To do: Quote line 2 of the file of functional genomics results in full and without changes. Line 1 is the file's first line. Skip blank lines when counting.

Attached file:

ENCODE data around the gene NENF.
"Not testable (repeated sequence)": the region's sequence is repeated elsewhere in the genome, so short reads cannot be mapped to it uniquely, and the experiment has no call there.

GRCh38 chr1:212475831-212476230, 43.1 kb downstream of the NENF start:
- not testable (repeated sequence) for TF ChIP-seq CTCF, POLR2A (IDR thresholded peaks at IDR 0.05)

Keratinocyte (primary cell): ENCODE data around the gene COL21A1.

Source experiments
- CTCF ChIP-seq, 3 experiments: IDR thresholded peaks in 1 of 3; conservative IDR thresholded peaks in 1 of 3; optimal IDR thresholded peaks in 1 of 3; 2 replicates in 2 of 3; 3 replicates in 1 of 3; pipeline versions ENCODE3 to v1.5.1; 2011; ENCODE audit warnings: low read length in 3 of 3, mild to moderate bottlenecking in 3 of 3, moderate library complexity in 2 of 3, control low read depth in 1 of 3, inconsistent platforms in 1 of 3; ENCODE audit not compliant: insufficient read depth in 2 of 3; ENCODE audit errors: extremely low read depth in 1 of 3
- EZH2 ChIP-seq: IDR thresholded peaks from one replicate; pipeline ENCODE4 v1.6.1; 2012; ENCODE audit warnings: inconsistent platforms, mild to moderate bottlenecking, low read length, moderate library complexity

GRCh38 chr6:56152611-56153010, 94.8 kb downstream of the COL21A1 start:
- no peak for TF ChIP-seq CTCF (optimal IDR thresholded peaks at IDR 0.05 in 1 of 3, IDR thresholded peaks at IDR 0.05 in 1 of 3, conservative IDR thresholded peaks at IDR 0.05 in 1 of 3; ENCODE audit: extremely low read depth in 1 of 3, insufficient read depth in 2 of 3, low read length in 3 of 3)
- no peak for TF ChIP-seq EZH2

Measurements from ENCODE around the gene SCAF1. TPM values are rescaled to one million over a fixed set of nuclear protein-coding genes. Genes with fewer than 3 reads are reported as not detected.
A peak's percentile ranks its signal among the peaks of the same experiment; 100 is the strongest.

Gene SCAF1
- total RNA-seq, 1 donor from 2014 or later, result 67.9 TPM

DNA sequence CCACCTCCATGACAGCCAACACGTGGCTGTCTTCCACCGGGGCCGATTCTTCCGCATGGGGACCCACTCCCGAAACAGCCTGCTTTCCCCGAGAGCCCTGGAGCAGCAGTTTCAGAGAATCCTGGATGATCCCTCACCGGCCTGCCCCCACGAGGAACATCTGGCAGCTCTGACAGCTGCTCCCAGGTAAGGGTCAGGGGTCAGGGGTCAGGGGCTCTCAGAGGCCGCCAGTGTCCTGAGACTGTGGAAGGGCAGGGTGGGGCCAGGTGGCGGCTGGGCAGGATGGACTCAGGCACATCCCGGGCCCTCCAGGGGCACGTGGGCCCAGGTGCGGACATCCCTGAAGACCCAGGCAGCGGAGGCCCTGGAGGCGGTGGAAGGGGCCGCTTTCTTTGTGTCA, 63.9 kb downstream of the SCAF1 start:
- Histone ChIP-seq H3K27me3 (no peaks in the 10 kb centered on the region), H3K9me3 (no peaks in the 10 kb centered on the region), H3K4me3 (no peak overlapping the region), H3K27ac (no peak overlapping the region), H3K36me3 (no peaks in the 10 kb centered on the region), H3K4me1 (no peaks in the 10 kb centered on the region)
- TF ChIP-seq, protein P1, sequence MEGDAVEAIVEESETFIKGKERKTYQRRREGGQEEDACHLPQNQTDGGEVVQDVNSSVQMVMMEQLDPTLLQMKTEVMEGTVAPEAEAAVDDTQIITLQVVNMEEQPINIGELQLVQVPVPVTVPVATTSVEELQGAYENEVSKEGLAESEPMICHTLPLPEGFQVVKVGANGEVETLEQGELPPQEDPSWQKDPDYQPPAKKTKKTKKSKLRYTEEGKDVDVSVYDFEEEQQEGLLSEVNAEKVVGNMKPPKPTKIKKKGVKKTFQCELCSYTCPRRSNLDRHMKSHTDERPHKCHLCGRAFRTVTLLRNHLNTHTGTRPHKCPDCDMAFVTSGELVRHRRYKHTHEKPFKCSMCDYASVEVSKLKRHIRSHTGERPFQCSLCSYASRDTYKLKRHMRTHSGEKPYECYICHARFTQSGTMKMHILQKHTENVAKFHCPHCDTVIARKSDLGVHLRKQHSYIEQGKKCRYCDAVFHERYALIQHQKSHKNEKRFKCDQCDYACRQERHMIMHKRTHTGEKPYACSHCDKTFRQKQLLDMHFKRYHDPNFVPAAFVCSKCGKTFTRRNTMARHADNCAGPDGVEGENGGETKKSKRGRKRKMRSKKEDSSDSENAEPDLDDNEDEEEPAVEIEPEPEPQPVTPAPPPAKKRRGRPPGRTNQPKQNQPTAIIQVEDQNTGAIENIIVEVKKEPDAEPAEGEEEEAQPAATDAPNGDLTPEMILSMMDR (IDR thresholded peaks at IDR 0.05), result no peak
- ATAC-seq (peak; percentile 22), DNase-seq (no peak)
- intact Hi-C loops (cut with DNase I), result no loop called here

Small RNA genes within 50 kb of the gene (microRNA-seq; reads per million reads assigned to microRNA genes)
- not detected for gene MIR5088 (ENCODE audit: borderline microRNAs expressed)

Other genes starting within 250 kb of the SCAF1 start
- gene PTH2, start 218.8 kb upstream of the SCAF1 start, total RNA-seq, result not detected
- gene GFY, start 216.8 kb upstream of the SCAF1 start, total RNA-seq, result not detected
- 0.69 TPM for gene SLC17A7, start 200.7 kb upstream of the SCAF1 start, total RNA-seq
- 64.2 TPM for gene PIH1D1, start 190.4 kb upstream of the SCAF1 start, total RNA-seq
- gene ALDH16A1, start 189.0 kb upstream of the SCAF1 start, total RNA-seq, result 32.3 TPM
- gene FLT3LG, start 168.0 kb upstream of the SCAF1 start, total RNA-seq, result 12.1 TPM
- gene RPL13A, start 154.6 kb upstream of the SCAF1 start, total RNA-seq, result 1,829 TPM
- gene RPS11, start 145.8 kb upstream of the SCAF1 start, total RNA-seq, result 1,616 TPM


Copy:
"Not testable (repeated sequence)": the region's sequence is repeated elsewhere in the genome, so short reads cannot be mapped to it uniquely, and the experiment has no call there.